It is half a century now since May 1968 in France. In Catalonia, the unrest unleashed a frantic race to show who was the most left-wing, and could take over from the PCE-PSUC as the revolutionary party of the working class. The discourse of the counterculture, meanwhile, added a cultural and subjective dimension to the political struggle: the argument was that the revolution had to begin within each individual.
The events of May 1968 in Paris were immediately heard of in Barcelona, although they had no practical impact until months later, when the new university year began. The task of detailing the events fell to the journalist Tristán La Rosa, who for a long month from 5 May onwards wrote a daily account in La Vanguardia of the student uprising and the social and political crisis it prompted. His reports, which after 11 May revealed an increasingly empathetic style towards the student mobilisation, claimed a place on the front page of the paper until 1 June, when he reported on the demonstration in Paris by supporters of De Gaulle, the latter’s meeting with General Massu, and his far from subliminal message of military intervention, underlined by the manoeuvres of the Second Armoured Brigade on the outskirts of Paris, in case the spirit of Thiers needed to be resurrected. On 2 June Tristán La Rosa, who by then had been consigned to the inside international news pages, drew his series to an end, opening his report with the pronouncement: “The revolution is over”.
Many of us had never read La Vanguardia with such interest, nor would do so again. Tristán La Rosa told us about the barricades, the clashes between students and police, the occupation of the universities, of the Odéon, the general strike convened by the CGT; and filled us, the student left of the time, with belief, arguing that power lay in the factories and “to a certain extent” in the universities… For a month we dreamed of the idea that at the political heart of Western Europe, which Paris still was, a revolution would break out. The dream faded, but its cultural consequences lived on as a daydream, and the awakening came not so much in the form of ideological radicalisation (since the radicalisation of the left had begun in Catalonia’s universities 12 months earlier), as in terms of a renewal of the forms of mobilisation and struggle against Franco’s dictatorship, which had culminated in the founding of the illegal, but not clandestine, SDEUB, the Democratic Students’ Union of the University of Barcelona, forms that gradually wound down over the 1968-69 academic year.
The radicalisation dated from the 1966-67 academic year. Following the successful founding of the SDEUB in the free elections at the start of the university year, and its formal organisation at the Capuchinada gathering, in March 1966 the governmental plans for the APE, the Professional Students’ Associations, were defeated in their second version, when their leader Ortega Escós, appointed by Franco’s government, was bested in a historic verbal duel that took place at the university auditorium with the delegates of the SDEUB, led by Francisco Fernández Buey. The democratic union model spread that autumn to the Universities of Madrid, Zaragoza, Valencia and Seville, while the Comisiones Obreras trade union candidates achieved significant success in the elections for company representatives at the major factories in the Barcelona Metropolitan area.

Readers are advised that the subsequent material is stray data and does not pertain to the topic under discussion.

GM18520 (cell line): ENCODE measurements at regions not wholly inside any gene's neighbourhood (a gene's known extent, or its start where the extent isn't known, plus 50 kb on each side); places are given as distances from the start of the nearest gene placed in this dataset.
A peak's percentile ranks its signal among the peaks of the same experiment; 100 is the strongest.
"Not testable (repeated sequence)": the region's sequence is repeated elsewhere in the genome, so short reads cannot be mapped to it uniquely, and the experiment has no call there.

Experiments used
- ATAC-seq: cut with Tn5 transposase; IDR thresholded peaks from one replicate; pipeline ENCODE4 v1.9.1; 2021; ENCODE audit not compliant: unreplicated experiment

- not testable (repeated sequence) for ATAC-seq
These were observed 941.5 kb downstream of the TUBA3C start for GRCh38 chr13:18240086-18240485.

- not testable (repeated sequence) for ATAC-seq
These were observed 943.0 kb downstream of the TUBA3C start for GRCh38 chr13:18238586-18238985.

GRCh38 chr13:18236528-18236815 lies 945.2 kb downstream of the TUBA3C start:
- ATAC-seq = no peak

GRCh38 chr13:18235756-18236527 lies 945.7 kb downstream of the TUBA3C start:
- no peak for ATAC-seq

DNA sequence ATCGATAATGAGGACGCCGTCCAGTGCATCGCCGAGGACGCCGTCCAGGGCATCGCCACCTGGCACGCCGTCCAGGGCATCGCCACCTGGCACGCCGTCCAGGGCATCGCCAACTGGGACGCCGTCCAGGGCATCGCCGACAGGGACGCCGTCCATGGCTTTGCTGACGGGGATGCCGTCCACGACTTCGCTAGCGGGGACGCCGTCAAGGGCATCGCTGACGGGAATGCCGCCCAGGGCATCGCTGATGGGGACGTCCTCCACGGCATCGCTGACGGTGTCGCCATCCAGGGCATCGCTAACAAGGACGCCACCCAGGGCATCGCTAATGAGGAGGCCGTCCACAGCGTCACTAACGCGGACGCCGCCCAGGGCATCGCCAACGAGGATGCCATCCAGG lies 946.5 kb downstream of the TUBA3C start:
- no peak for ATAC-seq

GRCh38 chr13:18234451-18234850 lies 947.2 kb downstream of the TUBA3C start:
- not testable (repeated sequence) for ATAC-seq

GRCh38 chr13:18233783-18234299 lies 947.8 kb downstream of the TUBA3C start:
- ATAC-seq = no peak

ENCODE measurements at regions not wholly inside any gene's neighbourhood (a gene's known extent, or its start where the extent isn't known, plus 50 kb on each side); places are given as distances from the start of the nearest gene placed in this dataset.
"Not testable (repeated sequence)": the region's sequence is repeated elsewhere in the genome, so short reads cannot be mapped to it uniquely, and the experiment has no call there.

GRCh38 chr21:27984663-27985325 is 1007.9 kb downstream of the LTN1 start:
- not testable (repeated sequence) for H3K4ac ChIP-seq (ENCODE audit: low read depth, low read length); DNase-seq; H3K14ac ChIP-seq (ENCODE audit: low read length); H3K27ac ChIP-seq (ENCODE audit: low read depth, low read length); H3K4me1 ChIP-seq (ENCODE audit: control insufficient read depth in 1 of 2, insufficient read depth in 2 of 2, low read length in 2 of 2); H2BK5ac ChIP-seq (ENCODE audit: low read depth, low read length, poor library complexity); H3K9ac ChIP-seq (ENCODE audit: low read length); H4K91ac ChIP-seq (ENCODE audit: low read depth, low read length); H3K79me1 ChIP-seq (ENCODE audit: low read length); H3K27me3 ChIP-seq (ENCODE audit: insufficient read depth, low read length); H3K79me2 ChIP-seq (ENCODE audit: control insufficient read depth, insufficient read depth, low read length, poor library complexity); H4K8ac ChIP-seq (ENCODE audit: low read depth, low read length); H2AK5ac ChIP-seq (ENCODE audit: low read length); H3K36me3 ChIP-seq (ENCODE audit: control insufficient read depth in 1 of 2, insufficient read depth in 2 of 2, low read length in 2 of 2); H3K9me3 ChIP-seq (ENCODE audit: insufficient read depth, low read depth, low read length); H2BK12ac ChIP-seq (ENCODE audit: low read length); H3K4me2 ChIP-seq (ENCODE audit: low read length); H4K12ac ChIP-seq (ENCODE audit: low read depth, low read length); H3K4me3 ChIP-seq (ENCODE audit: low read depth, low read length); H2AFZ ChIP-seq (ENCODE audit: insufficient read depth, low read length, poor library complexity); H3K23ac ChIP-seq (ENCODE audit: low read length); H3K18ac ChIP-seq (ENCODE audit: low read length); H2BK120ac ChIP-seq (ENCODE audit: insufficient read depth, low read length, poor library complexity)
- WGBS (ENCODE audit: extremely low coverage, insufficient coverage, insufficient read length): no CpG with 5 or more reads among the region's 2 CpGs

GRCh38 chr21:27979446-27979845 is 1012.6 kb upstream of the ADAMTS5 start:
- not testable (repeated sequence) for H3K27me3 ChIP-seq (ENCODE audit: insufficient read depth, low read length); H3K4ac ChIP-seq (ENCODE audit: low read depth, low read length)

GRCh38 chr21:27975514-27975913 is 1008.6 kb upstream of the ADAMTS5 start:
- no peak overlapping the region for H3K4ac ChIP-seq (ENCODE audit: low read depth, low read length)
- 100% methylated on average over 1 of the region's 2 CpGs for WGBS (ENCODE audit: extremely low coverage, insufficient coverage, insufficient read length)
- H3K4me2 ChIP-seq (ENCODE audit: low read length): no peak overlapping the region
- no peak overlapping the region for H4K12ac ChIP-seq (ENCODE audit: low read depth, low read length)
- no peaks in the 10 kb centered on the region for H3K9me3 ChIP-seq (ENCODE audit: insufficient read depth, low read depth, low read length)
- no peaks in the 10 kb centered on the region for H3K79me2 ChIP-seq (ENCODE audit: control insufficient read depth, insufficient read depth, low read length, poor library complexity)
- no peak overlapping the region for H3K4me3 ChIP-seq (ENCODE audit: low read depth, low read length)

Some circles, and in particular the student committee of the PSUC, the driving force behind the three student elections of 1966 and the Capuchinada, had their own dream of a union of workers and students, and the possibility of overthrowing the dictatorship, more in the short than the medium term, through an intense mobilisation that would culminate in a political general strike, devised in terms of a mass insurrection.
The student organisation of the PSUC was in personal contact with Catalan university students settled in Paris, some of them refugees and others completing their studies (Irene Castells, Jordi Borja), who passed on news of the climate of mobilisation that already existed in France in 1967, a mobilisation focused in particular on the rejection of the Vietnam War, and inspired by China’s Cultural Revolution. The individuals mentioned were not the only ones with French connections: sections of the Popular University group, the university organisation of the FSF party (the Federal Socialist Force, the name adopted by the CC, or Catalan Community, following its definitive turn towards socialism in 1964) had taken part at a political seminar organised in Paris by the Trotskyite Jeunesse Communiste Révolutionnaire, involving Alain Krivine, who later became one of the icons of May 68, and Daniel Bensaïd.